I had another friend who would tell me all about his depression and suicidal thoughts, and I would listen to it all, even when some of it was quite disturbing. When I was down and felt the need for a friend to listen, he'd cut me off, change the subject, and get off the phone ASAP.

    Not saying you do any of this, but it's good to take a step back and see if you've really been there for your friend and made them aware that you are there, and actually allowed them to open up to you.
    Often a star was waiting for you to notice it. A wave rolled toward you out of the distant past, or as you walked under an open window, a violin yielded itself to your hearing. All this was mission. But could you accomplish it? (Rilke)

    INFP | 4w5 sp/sx | RLUEI - Primary Inquisitive | Tritype is tripe

  3. #33
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    From reading your response, OrangeAppled, I think what I'm doing isn't so bad. We talk regularly (usually on AIM). Only twice since I've ever known her have I brought up my emotions without her asking, and I generally only talk about myself when she asks. We talk about her like maybe 70% of the time, but still, I can come across as pretty unsympathetic. Given that things rarely change (she just kind of floats along often), I have trouble biting my lip and being as kind as would be ideal.
    Quote Originally Posted by OrangeAppled View Post
    I had another friend who would tell me all about his depression and suicidal thoughts, and I would listen to it all, even when some of it was quite disturbing. When I was down and felt the need for a friend to listen, he'd cut me off, change the subject, and get off the phone ASAP.

    Not saying you do any of this, but it's good to take a step back and see if you've really been there for your friend and made them aware that you are there, and actually allowed them to open up to you.
    She has plenty of friends like this. (The worst example I can think of was a guy who hooked up with her for a couple weeks and then said he dumped her because he didn't realize he wouldn't like her when she was happy.) I often tell her to cut the parasites out of her life, but again, its hard to say that in an uncritical way. She agrees but claims she is incapable of taking advice.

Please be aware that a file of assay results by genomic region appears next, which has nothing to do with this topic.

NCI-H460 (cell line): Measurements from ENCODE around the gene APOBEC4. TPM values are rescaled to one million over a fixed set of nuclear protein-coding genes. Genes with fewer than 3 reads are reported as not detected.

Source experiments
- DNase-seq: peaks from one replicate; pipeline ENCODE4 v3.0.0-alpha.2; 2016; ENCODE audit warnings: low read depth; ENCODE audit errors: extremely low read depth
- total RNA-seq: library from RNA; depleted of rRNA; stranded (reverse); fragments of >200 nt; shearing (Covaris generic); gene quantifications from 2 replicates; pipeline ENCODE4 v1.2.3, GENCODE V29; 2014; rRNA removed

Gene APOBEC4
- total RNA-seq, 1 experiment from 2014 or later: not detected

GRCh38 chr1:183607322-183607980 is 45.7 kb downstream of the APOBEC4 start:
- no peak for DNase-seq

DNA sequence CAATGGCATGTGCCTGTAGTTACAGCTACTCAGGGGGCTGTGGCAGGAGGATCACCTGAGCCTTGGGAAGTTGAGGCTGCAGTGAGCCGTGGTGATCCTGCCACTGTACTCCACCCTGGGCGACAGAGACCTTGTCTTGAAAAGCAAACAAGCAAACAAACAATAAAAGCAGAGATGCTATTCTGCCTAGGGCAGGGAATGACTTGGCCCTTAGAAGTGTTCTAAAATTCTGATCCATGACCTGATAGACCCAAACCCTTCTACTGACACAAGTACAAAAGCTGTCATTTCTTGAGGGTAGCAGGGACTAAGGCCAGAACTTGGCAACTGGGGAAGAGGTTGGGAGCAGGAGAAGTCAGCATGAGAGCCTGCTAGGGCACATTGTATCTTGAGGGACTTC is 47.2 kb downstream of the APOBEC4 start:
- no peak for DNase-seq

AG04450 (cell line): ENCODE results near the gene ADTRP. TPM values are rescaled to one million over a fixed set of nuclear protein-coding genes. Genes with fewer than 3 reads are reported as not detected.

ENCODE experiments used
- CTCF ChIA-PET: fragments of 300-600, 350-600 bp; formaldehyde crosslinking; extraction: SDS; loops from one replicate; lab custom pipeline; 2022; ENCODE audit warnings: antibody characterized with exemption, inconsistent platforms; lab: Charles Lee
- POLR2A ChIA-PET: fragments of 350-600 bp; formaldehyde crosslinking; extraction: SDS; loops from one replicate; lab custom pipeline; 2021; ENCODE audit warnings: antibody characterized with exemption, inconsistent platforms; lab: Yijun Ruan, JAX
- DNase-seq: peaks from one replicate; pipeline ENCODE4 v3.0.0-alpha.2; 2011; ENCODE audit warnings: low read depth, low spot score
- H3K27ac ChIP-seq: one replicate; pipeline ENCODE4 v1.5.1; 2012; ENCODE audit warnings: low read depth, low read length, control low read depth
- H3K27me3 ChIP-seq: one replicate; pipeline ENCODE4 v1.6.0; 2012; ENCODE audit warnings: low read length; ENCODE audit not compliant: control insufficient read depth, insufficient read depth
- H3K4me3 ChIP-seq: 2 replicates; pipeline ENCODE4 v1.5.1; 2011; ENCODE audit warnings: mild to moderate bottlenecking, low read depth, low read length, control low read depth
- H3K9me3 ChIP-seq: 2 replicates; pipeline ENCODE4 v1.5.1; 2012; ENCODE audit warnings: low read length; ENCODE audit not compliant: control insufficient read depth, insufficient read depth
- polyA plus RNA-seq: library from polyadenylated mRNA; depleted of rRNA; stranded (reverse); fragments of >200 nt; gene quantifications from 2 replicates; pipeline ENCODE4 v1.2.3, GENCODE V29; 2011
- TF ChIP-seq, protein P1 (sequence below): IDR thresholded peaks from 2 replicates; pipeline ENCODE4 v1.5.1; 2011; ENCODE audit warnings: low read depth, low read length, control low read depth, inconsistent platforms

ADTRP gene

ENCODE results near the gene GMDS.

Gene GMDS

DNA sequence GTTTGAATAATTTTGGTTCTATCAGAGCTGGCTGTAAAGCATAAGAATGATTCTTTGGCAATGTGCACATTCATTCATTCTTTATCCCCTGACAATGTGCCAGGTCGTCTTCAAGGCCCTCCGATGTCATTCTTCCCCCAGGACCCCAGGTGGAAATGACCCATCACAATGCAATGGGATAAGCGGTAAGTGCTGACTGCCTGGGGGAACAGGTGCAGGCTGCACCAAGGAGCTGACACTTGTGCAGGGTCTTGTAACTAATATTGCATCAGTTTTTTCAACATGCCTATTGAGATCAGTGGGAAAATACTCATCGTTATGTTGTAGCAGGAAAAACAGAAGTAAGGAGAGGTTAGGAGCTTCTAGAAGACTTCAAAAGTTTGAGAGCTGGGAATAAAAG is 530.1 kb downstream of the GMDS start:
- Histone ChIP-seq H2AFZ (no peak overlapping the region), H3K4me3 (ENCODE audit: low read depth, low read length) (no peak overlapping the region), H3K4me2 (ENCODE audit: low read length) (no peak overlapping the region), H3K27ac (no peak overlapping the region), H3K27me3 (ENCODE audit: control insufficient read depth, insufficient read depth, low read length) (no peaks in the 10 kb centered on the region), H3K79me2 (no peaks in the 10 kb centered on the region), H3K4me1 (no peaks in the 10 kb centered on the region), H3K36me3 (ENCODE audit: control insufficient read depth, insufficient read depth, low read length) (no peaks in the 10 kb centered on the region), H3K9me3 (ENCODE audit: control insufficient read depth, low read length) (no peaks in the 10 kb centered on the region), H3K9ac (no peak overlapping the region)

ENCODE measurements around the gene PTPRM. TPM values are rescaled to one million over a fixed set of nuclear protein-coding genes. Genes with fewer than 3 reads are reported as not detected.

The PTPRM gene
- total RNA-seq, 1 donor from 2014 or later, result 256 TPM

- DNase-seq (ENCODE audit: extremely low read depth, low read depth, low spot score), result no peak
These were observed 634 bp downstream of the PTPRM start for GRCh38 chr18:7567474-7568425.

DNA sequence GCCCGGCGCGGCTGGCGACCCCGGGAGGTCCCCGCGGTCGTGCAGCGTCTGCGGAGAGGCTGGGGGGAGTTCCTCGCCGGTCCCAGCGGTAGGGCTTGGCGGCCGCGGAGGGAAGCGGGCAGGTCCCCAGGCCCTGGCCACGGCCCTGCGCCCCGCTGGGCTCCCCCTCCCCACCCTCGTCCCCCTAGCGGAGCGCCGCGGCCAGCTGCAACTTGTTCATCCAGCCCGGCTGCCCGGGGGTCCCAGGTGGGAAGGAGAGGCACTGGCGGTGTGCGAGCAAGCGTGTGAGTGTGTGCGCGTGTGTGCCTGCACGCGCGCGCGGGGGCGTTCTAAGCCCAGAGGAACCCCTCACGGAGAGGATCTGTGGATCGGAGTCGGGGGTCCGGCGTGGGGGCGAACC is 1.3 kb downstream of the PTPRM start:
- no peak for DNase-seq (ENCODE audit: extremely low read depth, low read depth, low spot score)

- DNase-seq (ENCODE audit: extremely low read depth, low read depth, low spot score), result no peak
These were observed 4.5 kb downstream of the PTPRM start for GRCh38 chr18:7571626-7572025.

Also, I only feel like I can really relate to her emphatically when I'm feeling kind of down myself. Its not that I don't care otherwise, but I only do so in a more detached and analytic way. What's the best way to treat someone who repeatedly gets stuck in the pattern discussed in this thread? While I do think I'm overall good to her, there's a part of me that disparages my treatment of her as just using her as a way to help me feel my own pain and then looking down on her otherwise.

    (Again, if people feel I'm intruding on this topic with my own personal stuff, do let me know if this is out of line and self-absorbed. I'm still a but unsure of the social norms on how segregated NF/NT/SP/SJ forums are.)

  4. #34
    Senior Member cafe's Avatar
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    The thing that makes me feel used is what I call 'foul weather friending.' If the other person has a problem or something going on I am supposed to listen. If I have something going on, they have to go. If something bad is going on, they call me. If something fun is going on, they call someone else. OTOH, sometimes after hearing and helping with the bad stuff, I don't feel so much like socializing anyway.
    “There are two novels that can change a bookish fourteen-year old’s life: The Lord of the Rings and Atlas Shrugged. One is a childish fantasy that often engenders a lifelong obsession with its unbelievable heroes, leading to an emotionally stunted, socially crippled adulthood, unable to deal with the real world. The other, of course, involves orcs.”
    ~ John Rogers

  5. #35
    Seriously Delirious Udog's Avatar
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    Quote Originally Posted by OrangeAppled View Post
    This is a reoccurring theme in my friendships. I'm going to start charging people for these therapy sessions